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Alcohol-induced pancreatic trypsinogen activation depends on calmodulin-sensitive inositol trisphosphate receptors types 2 and 3

J. Gerasimenko, Cardiff University, School of Biosciences, Biomedical Sciences Building, Museum Avenue, Cardiff CF10 3AX, UK. (Introduced by A/Prof. G. Rychkov)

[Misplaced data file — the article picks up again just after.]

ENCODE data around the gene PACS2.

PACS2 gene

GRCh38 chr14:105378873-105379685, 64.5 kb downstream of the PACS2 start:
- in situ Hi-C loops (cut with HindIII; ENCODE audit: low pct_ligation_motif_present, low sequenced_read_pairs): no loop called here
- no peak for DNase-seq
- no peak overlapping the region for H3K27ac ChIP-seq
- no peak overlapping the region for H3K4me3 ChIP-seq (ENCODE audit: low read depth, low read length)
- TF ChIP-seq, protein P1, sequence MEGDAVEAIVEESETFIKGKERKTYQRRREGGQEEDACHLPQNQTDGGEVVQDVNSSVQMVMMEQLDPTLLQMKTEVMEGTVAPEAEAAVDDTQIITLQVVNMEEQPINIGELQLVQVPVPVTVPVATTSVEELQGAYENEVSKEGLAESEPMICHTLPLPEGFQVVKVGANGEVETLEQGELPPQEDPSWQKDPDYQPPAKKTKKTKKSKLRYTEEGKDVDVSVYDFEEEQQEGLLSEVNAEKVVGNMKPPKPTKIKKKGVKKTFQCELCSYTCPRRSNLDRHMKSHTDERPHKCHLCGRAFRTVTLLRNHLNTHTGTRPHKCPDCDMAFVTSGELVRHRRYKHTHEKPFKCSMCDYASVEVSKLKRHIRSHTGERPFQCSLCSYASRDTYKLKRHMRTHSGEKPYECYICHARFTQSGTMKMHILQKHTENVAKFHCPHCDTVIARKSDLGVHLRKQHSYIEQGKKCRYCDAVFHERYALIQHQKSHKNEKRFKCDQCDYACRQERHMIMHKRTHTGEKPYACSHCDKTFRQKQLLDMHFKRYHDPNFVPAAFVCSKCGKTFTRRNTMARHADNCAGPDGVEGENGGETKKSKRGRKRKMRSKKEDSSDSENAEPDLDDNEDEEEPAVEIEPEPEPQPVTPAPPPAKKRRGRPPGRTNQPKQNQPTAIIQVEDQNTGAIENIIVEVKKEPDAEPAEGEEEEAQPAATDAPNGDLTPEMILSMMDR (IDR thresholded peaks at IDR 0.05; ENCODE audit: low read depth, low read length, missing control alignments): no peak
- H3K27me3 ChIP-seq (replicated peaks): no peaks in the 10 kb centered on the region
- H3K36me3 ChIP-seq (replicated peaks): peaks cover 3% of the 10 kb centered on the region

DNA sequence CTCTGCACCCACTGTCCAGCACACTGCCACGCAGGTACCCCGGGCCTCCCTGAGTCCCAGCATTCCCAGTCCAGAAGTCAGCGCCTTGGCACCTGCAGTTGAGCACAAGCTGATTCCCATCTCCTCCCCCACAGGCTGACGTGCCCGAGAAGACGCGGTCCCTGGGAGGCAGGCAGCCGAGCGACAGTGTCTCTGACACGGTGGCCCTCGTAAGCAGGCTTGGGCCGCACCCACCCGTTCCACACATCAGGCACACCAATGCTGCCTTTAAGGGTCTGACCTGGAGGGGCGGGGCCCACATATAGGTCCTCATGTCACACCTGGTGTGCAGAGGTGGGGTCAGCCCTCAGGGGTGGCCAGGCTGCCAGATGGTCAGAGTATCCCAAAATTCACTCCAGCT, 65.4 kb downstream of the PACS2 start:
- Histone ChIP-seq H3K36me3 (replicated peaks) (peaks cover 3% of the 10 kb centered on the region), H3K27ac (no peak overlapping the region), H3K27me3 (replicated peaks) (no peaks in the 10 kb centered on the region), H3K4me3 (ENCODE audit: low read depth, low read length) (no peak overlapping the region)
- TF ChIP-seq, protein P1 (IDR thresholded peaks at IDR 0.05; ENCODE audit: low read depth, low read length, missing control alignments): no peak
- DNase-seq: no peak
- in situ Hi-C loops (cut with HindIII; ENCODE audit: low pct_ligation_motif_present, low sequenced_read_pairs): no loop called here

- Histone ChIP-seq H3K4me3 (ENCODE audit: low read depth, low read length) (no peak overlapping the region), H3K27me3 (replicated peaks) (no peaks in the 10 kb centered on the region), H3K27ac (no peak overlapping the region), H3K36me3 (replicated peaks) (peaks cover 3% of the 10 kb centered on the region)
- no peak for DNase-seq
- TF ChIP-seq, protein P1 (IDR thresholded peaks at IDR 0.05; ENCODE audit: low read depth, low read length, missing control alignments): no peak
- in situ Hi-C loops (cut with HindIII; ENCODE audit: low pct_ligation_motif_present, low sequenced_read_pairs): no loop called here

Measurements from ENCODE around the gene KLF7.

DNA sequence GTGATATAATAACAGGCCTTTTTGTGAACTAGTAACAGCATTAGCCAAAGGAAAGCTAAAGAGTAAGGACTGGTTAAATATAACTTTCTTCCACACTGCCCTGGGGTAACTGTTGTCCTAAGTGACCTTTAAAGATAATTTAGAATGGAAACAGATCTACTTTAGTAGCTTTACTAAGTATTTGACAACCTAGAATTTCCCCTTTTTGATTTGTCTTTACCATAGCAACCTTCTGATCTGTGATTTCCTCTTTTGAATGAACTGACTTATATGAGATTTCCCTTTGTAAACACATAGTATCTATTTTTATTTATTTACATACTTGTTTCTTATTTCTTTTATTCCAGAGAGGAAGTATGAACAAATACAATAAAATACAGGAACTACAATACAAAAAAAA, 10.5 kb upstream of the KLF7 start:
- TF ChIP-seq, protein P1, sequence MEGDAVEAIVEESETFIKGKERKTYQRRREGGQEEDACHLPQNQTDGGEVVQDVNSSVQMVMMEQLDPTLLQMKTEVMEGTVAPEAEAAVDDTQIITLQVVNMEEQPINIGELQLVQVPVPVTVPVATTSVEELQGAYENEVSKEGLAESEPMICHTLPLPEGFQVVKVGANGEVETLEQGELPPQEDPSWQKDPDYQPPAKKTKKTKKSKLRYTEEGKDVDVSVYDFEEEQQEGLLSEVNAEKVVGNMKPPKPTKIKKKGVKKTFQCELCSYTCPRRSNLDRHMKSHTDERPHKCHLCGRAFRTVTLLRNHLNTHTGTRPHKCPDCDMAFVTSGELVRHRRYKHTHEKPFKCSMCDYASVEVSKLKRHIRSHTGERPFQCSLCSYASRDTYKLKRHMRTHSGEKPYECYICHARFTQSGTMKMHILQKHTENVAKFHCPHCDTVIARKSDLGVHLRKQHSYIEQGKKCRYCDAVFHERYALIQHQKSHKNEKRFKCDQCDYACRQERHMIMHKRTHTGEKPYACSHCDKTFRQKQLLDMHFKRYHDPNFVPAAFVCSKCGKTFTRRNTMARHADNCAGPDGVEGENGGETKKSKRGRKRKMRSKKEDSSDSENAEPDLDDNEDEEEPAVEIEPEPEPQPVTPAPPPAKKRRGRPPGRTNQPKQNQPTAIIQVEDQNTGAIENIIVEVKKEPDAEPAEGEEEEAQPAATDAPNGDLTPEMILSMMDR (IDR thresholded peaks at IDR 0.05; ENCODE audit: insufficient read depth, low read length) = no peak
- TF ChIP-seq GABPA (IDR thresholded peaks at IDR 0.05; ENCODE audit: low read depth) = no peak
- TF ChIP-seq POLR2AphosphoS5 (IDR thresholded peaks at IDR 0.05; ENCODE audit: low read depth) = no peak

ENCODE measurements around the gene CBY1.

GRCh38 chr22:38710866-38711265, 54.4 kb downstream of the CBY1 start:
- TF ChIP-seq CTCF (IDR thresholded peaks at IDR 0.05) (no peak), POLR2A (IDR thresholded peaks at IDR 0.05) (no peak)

One of the major causes of acute pancreatitis is excessive alcohol intake; however the molecular mechanism of this severe inflammatory disease is not completely understood. Acute pancreatitis is generally initiated by premature trypsinogen activation in pancreatic acinar cells mediated by excessive intracellular calcium release from internal stores. We now show that in two-photon permeabilized mouse pancreatic acinar cells even a relatively low ethanol concentration elicits calcium release from intracellular stores and also induces intracellular trypsin activation. Adding the calcium sensor calmodulin (at a normal intracellular concentration) to the solution surrounding the permeabilized cells markedly reduced ethanol-induced calcium release and trypsin activation. Both ethanol-elicited calcium liberation and trypsin activation were significantly reduced in acinar cells from mice in which type 2 inositol trisphosphate receptors had been knocked out. Double knock out of inositol trisphosphate receptors of both types 2 and 3 further reduced ethanol-induced calcium release and trypsin activation to low levels. Thus the inositol trisphosphate receptor calcium release channels, that are responsible for normal pancreatic stimulus-secretion coupling, also play a major role in the toxic action of ethanol. Calmodulin provides a protective mechanism, regulating the sensitivity of the calcium release process.